Why Iran's Unprecedented Attack Failed Against Israel's Arrow Defence

The Israel Defence Forces (IDF) stated, "Dozens of surface-to-surface missile launches from Iran were identified approaching Israeli territory.

Iron Dome, David's Sling, and the Arrow Defence System create a layered defence system

Air raid sirens blared across Israel after Iran launched a barrage of drones and missiles in its first-ever direct attack on Israeli territory. Similar aerial attacks occurred last year when Hamas launched Operation 'Al-Aqsa Flood' and conducted aerial and ground attacks.

The Israel Defence Forces (IDF) stated, "Dozens of surface-to-surface missile launches from Iran were identified approaching Israeli territory. The IDF Aerial Defense Array successfully intercepted the majority of the launches using the Arrow Aerial Defense System, together with Israel's strategic allies, before they crossed into Israeli territory." "We intercepted 99% of the threats launched to the territory of Israel. It's a very significant strategic success," Israeli military spokesperson Daniel Hagari said.

Videos on social media platforms show the Arrow defense system, along with the Iron Dome system, intercepting aerial threats. The night sky lit up with multiple explosions across Israel, with no signs of tensions simmering down between the regional powers. (For live updates on the Iran-Israel war, click here)

What is the Arrow Aerial Defense System?

Israel's Aerospace Industries, in collaboration with the US Missile Defence Agency, produced the Arrow Defence System, a surface-to-surface missile system forming an upper tier in Israel's multi-layered air defence system. Development began in the late 1980s as a joint effort between Israel and the US. The Arrow 1 system's technology demonstrator underwent at least seven flight tests in the 1990s and was further developed to form a lighter missile known as Arrow 2, which was inducted in 2000.

The induction of Arrow 2 missiles in the air defence arsenal gave Israel the capability to intercept short and medium-range missiles with its hit-and-kill approach in the upper atmosphere. The objective is to neutralize the incoming missile before its descent stage.

Iron Dome, David's Sling, and the Arrow Defence System create a layered defence system. The Iron Dome system, which has been battle-tested in the past, was actively deployed to intercept drones and short-range threats.

Iron Dome has shot down thousands of rockets since 2011 but is limited to a short range. Israel also has a medium-to-long-range interceptor known as David's Sling.

The slow-moving drones are meant "to confuse the radar systems in Israel and then make sure that the missiles that would follow the drones would hit their intended targets," avoiding the "major humiliation" of all its projectiles being shot down, said Ali Vaez, Iran project director at the International Crisis Group.

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Read more: How Hamas Outfoxed Israel's Iron Dome, A Nearly Impenetrable Air Defence

How Does the Arrow Defence System Work?

The Arrow 2 was inducted into the air defence arsenal in 2000, and the advanced Arrow 3 system is intended to destroy long-range targets in the atmosphere. The rocket has a two-stage solid-propellant booster enabling it to reach speeds of Mach 9 (nine times the speed of sound).

The defence system consists of the missile launcher, the EL/M-2080 Green Pine fire control radar (FCR), a Hazelnut Tree Launch Control Center (LCC), and a Citron Tree battle management centre. The Green Pine radar provides long-range target detection capability and can intercept multiple targets, allowing the missile to take on a maximum of 14 targets. The FCR can also counter electronic jamming of systems. The radar provides an effective range of 2,400 kilometres and can strike targets at altitudes of 100 km.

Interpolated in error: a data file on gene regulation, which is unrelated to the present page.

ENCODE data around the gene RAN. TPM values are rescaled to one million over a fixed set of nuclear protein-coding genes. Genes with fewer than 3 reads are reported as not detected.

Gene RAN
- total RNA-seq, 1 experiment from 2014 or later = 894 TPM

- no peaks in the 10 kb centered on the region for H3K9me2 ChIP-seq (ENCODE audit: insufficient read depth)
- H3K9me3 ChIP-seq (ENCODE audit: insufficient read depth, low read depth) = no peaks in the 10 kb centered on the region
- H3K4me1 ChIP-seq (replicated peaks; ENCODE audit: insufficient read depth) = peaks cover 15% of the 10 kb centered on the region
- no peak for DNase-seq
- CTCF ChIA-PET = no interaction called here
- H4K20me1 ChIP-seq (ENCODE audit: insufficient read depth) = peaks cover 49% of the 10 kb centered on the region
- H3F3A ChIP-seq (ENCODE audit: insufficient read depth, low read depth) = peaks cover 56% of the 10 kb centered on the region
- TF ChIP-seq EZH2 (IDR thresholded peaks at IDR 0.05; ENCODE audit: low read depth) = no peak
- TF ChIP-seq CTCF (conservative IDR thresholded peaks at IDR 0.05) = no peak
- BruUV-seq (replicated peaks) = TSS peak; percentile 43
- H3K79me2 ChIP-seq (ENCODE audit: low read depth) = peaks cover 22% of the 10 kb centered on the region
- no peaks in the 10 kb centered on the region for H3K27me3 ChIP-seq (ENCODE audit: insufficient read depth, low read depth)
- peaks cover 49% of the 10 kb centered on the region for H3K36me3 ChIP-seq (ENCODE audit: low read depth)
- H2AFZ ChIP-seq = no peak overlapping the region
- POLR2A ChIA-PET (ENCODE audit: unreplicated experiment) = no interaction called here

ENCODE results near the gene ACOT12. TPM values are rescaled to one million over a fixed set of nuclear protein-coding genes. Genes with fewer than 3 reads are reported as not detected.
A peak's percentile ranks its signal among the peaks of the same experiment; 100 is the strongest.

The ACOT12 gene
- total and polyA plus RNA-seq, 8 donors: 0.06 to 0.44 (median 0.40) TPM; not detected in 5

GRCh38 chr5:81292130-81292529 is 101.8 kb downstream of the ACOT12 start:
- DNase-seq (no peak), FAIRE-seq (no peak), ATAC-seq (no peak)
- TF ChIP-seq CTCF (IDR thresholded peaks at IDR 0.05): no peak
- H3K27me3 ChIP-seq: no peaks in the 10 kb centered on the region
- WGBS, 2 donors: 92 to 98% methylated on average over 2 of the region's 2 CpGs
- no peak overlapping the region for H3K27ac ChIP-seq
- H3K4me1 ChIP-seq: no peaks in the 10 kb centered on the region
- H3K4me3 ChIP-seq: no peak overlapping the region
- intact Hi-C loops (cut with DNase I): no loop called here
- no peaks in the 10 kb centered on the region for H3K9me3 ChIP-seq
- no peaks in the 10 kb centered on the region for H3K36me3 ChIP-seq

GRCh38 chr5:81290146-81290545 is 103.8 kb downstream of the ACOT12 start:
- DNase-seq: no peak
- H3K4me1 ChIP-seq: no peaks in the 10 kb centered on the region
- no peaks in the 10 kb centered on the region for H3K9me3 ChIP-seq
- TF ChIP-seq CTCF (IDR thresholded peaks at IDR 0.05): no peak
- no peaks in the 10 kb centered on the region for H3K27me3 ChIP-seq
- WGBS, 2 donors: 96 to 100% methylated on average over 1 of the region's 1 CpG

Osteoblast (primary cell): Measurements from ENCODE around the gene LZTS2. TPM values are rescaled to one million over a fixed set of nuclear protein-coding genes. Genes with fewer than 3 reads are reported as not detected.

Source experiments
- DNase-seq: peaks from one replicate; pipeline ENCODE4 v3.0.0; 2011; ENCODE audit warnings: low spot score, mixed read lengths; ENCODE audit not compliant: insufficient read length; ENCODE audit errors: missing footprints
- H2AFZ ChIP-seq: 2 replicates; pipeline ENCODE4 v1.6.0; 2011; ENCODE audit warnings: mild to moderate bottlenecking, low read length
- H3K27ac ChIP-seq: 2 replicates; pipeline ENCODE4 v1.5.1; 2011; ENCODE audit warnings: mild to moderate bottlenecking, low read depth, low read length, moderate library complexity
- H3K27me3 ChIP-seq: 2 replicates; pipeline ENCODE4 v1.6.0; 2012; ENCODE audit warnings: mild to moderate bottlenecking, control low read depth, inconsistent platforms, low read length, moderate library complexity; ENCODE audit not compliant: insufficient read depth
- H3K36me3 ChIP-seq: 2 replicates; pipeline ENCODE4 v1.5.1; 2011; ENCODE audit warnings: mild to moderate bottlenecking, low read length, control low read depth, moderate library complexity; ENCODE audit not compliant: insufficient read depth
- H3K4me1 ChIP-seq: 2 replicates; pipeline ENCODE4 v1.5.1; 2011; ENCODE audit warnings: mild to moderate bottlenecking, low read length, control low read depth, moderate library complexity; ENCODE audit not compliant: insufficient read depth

The radar constantly detects incoming threats towards the territory. Once a target is detected, real-time information is relayed to the control centre regarding the estimated trajectory of the target, its speed, and if the missile is heading toward a strategic target like cities or military establishments, the missile is launched.

The missile is vertically launched, and the two-stage booster powers the rocket to Mach 9. The finned kill vehicle in the rocket can focus its blast in the direction specified by the missile seeker. If it fails to strike the target, the fragmentation warhead can explode within 40 metres of the target.

The Arrow rocket is based on the principle of using Kinetic Energy as a weapon of destruction. The hypersonic speed of the Arrow rockets can allow it to be used as an anti-satellite weapon. The Arrow defence system is compatible with the US Patriot Missile Defence System, providing interoperability. The missiles can be launched from silos, canisters, and each launcher consists of six missiles.

The Arrow 3 defence system is the latest addition to Israel's air defence capabilities to intercept long-range threats. It was first tested in 2015 and was put to use last year in November when it successfully intercepted and destroyed a ballistic missile launched by Houthis in Yemen over the Red Sea.

The Arrow 3 rockets neutralize targets in the exo-atmosphere before the ballistic missile enters the re-entry stage. Videos on social media platforms show the Arrow system intercepting Iranian missiles in the exo-atmosphere.

Unlike conventional hit-and-kill technology of rockets that rely on liquid or gas propulsion, the Arrow 3 has a conventional rocket motor, and once launched, its trajectory can be adjusted. Though Arrow 3 is the latest addition, in April 2021, Israel admitted that it failed to intercept Syrian missiles on multiple occasions.

The United States has funded roughly half of the annual development costs of the Arrow 2 system. By 2020, the total U.S. financial contribution toward the Arrow Weapon System exceeded $3.7 billion.